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Using the NHS

Getting the best care from the NHS

Step this way for good and safe healthcare - that works for children and young people!

Your Right NHS Pledge

Thines' story

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Every individual is as important as the last. It doesn’t matter if you are the Prime Minister’s daughter or son. It should be the same level of service, the same quality of care for everyone. No matter who you are or what background or what ethnicity or what disability or condition you have. There should be no difference. 

But the quality of care depends on what GP you’ve got and what kind of access you have. My GP has one lift, and all the services are above the ground floor. I called them up and said ‘look, your lift is broken, I’m downstairs’. They were like ‘we apologise for the inconvenience, you can either come back tomorrow, or if things get worse go to A&E or call an ambulance. It’s like yeah but I don’t want things to get worse. I feel like any other person had gone in, they would have got that treatment. I just went home. I know from experience that if I don’t get treated it will get worse. The patient that you do send away, they have to live with that, I have to live with that.

To know that there are GPs and nurses who are able to see me, but they are not willing to see me just purely because I can’t get up a few flights of stairs - that just makes me furious.

I in my day-to-day life ignore my disability, my friends ignore my disability, my family ignore my disability. But I often find in the NHS, you know, every time that I mention it to someone it affects the way they treat me. I’m sort of being treated differently, being seen differently, being spoken to differently. Please don’t do that, just talk to me as if I am normal person - because that’s what I am! I want the NHS to help me forget that I have a disability at all. I want to be treated as my own person, that’s all part and parcel of what patients expect and what patients should get. And it’s enshrined in my rights as a patient.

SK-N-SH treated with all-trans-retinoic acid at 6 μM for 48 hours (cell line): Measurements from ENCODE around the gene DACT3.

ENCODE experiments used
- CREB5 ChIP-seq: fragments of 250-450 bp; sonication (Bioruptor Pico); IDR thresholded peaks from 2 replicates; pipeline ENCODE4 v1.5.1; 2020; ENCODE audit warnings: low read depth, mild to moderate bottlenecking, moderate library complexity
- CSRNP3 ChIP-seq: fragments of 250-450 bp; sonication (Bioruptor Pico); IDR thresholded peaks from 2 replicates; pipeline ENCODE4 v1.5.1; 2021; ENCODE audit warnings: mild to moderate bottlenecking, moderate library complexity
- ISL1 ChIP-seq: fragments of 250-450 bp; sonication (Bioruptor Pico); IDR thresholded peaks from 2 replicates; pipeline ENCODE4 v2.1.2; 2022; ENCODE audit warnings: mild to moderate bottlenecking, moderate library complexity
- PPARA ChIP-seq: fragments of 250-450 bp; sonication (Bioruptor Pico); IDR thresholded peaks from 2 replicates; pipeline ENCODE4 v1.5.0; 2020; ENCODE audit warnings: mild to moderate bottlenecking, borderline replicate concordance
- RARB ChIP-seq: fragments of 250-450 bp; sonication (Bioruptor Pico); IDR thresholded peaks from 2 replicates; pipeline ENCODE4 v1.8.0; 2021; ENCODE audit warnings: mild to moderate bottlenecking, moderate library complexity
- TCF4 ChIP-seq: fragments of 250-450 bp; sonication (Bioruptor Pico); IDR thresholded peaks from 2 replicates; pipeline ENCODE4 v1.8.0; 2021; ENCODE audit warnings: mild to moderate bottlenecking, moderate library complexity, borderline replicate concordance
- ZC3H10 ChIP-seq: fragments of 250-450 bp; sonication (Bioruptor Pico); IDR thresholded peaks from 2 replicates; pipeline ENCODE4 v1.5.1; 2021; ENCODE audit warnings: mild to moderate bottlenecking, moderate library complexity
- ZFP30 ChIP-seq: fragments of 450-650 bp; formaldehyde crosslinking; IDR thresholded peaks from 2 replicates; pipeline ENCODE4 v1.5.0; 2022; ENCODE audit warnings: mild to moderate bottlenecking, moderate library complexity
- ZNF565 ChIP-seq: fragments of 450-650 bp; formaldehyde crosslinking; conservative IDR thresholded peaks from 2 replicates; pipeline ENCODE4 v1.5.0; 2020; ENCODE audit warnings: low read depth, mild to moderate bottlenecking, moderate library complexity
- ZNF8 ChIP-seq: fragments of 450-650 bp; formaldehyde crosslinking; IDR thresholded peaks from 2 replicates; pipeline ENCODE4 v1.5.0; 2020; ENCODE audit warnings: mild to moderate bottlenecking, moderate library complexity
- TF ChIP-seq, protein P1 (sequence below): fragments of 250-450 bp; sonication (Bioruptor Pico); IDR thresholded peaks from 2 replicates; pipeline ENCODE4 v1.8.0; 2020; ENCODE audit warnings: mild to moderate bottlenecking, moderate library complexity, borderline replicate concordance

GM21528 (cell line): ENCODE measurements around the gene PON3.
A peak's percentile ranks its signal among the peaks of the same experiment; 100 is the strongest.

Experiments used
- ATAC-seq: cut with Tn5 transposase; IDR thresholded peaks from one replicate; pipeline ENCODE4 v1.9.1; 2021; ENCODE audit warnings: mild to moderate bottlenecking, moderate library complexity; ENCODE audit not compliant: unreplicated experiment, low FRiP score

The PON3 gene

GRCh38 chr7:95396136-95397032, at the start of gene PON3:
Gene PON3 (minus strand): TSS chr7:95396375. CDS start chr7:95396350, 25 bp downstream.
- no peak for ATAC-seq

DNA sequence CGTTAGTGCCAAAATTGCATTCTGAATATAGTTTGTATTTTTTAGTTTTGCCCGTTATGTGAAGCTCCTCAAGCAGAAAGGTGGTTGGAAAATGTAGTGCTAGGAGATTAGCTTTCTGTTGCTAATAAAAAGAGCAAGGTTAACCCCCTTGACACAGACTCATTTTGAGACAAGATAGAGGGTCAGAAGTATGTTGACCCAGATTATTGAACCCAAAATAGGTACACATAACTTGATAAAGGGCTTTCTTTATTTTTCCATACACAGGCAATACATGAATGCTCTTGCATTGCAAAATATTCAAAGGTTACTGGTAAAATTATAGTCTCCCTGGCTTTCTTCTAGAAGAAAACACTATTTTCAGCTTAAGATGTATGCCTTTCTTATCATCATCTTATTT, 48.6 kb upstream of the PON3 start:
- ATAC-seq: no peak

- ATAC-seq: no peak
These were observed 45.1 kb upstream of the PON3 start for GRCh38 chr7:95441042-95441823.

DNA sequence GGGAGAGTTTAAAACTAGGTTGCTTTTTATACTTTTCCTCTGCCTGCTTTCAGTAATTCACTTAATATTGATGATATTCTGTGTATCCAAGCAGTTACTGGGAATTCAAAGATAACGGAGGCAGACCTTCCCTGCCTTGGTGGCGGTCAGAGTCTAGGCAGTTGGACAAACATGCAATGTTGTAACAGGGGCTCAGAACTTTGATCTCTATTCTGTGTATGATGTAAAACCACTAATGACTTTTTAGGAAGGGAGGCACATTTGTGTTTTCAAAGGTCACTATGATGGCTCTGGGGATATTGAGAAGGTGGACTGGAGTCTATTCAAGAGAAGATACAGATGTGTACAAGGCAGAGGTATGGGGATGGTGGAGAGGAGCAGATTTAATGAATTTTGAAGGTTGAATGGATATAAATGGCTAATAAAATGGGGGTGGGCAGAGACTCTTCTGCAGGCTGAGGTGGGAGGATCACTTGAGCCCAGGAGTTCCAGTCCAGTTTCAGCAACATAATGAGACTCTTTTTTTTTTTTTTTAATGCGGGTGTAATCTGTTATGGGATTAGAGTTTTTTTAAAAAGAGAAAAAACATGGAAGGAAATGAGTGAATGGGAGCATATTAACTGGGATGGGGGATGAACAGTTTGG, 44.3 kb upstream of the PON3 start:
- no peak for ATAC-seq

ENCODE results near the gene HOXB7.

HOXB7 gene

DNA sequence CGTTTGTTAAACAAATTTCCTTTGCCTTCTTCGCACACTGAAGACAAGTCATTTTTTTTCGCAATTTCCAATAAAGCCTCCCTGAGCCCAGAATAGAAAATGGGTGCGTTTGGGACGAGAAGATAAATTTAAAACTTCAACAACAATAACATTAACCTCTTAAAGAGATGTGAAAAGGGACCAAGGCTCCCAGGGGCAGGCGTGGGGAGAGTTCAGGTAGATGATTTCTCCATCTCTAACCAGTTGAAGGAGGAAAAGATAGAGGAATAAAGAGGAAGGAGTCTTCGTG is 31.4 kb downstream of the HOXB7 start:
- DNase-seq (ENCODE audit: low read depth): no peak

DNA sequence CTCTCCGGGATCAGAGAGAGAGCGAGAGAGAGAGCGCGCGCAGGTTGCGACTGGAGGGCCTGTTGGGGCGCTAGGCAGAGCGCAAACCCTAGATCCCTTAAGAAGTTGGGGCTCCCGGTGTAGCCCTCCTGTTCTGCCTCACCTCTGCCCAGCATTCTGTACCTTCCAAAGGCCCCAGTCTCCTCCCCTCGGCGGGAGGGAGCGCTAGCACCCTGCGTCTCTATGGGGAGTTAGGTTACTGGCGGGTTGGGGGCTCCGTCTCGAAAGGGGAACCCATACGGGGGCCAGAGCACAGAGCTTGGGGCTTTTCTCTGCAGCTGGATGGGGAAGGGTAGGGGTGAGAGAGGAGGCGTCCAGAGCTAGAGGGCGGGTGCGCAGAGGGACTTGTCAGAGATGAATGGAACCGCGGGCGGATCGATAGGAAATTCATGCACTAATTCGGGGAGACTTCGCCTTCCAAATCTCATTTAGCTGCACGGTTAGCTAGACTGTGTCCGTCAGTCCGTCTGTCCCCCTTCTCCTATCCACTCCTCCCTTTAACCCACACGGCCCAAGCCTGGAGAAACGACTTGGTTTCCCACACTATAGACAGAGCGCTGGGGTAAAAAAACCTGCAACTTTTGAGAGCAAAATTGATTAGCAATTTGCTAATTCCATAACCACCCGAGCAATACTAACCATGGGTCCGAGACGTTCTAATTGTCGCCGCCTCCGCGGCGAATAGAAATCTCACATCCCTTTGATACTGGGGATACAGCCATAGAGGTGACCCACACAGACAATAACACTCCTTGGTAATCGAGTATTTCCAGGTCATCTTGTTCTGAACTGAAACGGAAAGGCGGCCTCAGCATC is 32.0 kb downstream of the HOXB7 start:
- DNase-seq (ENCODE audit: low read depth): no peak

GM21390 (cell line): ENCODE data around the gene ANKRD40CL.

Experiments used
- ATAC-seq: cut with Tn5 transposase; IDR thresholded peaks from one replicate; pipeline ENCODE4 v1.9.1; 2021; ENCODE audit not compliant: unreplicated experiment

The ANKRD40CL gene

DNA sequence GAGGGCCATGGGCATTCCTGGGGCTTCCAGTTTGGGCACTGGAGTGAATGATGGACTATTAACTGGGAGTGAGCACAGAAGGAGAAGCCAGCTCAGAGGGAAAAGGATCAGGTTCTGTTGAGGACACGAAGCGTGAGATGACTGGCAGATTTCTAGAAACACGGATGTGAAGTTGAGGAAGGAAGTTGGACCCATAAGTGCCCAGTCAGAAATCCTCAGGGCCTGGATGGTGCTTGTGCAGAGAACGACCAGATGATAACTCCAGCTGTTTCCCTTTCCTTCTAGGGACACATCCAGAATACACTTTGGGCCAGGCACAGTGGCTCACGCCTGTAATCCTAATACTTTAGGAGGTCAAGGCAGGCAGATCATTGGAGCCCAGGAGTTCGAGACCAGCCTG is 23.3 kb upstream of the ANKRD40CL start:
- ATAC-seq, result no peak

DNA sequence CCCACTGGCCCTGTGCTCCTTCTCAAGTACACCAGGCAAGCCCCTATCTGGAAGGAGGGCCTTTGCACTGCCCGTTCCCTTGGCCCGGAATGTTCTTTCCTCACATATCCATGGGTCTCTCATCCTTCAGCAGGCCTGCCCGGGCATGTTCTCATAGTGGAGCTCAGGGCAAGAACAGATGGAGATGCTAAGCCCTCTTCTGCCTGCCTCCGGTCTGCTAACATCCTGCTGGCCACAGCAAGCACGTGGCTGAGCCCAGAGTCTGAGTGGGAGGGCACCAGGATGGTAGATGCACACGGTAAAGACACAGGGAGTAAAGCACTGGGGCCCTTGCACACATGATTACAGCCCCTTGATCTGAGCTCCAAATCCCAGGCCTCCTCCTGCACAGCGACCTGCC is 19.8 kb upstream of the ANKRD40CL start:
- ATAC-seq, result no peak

What do NHS staff say?

"Its helpful for me if young people know what their rights are."

Dr Duncan Law
Consultant Clinical Psychologist

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For me, like all conditions, it's helpful for me if young people know what their rights are. Because working in a mental health setting, fundamentally it's about working together. So if a young person knows their rights and I know them, or may forget about some of them, then the young person can help me understand them better and understand what's really important to them.

Children in care

If you are in care the NHS needs to make sure you stay healthy. A doctor will talk to you about your health within 4 weeks of entering care. After this you will be given a Health Care Plan that will make sure you get all the healthcare support you need. The LAC nurse should explain what is in the Health Care Plan and what it means for you. You should be involved in the planning of your plan.


What about mental health?

These rights apply to mental health services, but there maybe rules about how you can access the Children and Adolescent Mental Health Services. You can find out more about CAMHS here.

What about my parents and carers?

Your mum, dad or carers can help you use NHS services. But if you want to go by yourself, you can, and the NHS will help you do this. If you have to stay in hospital, you should be able to see your parents and carers as much as you want.

For more information about your rights click here.